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anonymous
 3 years ago
Find a parametrization
r(t) = h x(t), y(t), z(t)i
of the straight line passing through the origin
in 3space whose projection on the xyplane
is a line with slope 4, while its projection on
the yzplane is a line with slope −3, i.e.,
∆y/∆x= 4,∆z/∆y= −3.
anonymous
 3 years ago
Find a parametrization r(t) = h x(t), y(t), z(t)i of the straight line passing through the origin in 3space whose projection on the xyplane is a line with slope 4, while its projection on the yzplane is a line with slope −3, i.e., ∆y/∆x= 4,∆z/∆y= −3.

This Question is Closed

anonymous
 3 years ago
Best ResponseYou've already chosen the best response.0Can you come up with a vector which goes in the correct direction?

anonymous
 3 years ago
Best ResponseYou've already chosen the best response.0First, it doesn't matter what the magnitude of the vector is... so we get to chose one of the components as long as the others are correctly proportional.

anonymous
 3 years ago
Best ResponseYou've already chosen the best response.0Our vector only has to have the right direction.

anonymous
 3 years ago
Best ResponseYou've already chosen the best response.0@theanonymous27 Does this make sense?

anonymous
 3 years ago
Best ResponseYou've already chosen the best response.0I understand, but how can I find that vector? what I dont get is how can I use the slopes here to find what I need

anonymous
 3 years ago
Best ResponseYou've already chosen the best response.0So we can start by letting our \(x\) component be 1:\[ \mathbf{v} = \begin{bmatrix} x_1 \\ y_1 \\ z_1 \end{bmatrix} = \begin{bmatrix} 1 \\ y_1 \\ z_1 \end{bmatrix} \]

anonymous
 3 years ago
Best ResponseYou've already chosen the best response.0Since \(\Delta y/\Delta x= 4\) and \(\Delta x = 1\), what must \(\Delta y\) be?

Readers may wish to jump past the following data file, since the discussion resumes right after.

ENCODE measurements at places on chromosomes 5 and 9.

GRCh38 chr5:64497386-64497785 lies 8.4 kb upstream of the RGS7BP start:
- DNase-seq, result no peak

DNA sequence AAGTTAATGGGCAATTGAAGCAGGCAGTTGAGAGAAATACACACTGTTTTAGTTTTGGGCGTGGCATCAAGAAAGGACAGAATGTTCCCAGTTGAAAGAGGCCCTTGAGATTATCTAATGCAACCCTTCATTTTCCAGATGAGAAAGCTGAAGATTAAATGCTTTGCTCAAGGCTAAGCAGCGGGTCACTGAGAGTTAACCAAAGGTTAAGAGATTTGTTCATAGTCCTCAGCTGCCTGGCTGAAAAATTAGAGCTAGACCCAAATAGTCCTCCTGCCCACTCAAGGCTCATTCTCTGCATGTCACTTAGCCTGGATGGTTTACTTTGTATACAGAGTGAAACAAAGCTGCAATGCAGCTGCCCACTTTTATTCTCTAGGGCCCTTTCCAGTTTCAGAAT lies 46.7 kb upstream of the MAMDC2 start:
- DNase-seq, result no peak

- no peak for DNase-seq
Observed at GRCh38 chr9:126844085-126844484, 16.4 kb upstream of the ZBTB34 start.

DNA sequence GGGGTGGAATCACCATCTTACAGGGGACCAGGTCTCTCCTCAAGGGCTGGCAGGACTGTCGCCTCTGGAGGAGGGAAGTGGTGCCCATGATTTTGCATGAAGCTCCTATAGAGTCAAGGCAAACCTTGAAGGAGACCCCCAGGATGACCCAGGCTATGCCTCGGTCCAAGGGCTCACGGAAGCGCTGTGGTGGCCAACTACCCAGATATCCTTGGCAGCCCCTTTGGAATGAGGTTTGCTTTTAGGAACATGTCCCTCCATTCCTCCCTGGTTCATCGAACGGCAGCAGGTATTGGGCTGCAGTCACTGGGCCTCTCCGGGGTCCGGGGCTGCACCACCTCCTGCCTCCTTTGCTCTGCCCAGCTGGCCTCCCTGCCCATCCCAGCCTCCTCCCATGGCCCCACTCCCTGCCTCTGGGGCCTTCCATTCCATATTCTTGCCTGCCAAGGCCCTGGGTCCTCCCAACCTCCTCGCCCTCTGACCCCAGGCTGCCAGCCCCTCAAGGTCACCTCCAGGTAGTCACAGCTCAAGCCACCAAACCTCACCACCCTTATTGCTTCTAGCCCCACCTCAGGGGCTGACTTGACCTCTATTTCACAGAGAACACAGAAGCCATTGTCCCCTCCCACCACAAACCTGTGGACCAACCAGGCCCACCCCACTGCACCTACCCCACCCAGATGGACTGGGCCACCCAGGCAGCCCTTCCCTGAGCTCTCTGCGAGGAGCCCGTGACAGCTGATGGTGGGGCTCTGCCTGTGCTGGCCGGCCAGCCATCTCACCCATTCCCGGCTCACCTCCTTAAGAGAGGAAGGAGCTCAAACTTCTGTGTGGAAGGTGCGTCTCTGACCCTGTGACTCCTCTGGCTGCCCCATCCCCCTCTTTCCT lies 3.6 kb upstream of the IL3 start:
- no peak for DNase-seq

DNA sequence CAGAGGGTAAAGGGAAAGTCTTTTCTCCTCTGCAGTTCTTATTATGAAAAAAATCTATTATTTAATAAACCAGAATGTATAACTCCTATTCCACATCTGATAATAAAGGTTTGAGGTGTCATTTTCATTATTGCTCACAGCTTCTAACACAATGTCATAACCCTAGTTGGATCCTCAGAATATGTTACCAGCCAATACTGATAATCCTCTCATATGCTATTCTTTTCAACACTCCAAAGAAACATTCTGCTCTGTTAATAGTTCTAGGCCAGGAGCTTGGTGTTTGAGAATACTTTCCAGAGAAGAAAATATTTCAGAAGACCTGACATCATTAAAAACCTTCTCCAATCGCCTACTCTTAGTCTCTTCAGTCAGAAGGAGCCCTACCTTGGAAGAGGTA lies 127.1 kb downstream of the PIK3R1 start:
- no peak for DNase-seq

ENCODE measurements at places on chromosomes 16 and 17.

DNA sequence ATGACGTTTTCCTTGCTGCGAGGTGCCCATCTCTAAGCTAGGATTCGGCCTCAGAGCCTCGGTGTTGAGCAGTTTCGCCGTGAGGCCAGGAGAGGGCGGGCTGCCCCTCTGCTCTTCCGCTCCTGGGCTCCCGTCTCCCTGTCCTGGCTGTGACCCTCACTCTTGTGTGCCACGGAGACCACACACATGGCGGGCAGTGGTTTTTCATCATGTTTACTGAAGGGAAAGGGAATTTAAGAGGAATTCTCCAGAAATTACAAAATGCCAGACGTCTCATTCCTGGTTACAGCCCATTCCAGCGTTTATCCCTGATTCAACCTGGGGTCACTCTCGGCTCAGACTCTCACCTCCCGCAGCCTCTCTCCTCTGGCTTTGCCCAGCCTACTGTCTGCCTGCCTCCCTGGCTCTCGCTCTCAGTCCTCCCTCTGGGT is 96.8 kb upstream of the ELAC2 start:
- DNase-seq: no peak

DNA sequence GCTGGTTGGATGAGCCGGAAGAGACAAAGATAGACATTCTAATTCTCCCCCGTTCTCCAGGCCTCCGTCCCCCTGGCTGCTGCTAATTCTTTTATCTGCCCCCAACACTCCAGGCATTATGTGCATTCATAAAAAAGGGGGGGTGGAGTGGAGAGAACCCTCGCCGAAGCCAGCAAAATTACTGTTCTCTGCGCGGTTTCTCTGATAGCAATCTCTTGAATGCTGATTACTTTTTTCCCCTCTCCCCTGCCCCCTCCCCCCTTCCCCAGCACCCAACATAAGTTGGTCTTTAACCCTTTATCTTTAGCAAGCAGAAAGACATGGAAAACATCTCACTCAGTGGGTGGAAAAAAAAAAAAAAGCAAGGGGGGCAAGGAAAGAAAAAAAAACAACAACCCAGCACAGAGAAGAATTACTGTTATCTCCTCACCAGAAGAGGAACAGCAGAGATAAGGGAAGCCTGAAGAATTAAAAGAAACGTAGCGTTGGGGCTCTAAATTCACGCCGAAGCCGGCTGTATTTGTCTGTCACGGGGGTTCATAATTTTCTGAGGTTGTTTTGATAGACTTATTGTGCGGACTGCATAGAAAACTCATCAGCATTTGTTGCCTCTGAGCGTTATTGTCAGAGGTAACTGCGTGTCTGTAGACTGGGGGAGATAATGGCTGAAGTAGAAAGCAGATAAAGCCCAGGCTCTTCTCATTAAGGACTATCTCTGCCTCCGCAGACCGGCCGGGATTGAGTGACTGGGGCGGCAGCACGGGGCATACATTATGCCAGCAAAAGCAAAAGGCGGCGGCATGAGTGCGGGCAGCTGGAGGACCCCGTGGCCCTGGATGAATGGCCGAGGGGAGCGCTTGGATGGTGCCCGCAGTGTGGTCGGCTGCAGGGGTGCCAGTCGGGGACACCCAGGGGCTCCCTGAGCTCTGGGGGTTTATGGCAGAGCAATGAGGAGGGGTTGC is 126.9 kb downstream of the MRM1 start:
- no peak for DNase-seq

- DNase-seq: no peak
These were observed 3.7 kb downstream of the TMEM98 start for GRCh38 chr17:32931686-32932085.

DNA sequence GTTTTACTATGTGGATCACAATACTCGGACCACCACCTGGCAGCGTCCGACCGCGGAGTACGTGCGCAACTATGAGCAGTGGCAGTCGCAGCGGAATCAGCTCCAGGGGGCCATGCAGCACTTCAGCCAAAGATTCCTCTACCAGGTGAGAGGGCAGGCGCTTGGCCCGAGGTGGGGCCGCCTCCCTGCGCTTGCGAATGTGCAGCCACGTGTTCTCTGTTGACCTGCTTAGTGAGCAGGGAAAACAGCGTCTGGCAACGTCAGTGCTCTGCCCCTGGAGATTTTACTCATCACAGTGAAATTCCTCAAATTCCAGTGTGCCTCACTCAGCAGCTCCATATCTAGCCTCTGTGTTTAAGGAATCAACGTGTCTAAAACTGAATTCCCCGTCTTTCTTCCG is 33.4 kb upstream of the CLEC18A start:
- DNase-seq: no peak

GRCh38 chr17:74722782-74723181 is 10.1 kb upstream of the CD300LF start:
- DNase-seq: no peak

anonymous
 3 years ago
Best ResponseYou've already chosen the best response.0We use the slopes to figure out the proportions between each component, @theanonymous27

anonymous
 3 years ago
Best ResponseYou've already chosen the best response.0so <Y is 4, and then we get that Z has to be 12

anonymous
 3 years ago
Best ResponseYou've already chosen the best response.0so does the slope represent the component of the vector?

anonymous
 3 years ago
Best ResponseYou've already chosen the best response.0we end up with r(t) = <t, 4, 12t> ? is that right?

anonymous
 3 years ago
Best ResponseYou've already chosen the best response.0So given the direction vector \(\mathbf{v}\) and some point which the line goes though \(\mathbf{b}\) the parametrization for our line is: \[ \mathbf{r}(t) = \mathbf{v}t+\mathbf{b} \]

anonymous
 3 years ago
Best ResponseYou've already chosen the best response.0\[ r(t) = \begin{bmatrix} 1 \\ 4 \\ 12 \end{bmatrix} t + \begin{bmatrix} 0 \\ 0 \\ 0 \end{bmatrix} = \begin{bmatrix} t \\ 4t \\ 12t \end{bmatrix} \]

anonymous
 3 years ago
Best ResponseYou've already chosen the best response.0Thank you!, One last question... Why did you pick x=1 first? what would have happened if you choose y=1 instead

anonymous
 3 years ago
Best ResponseYou've already chosen the best response.0If you pick \(y=1\) then you get \(x=1/4\) and \(z=3\)

anonymous
 3 years ago
Best ResponseYou've already chosen the best response.0It's the same direction.
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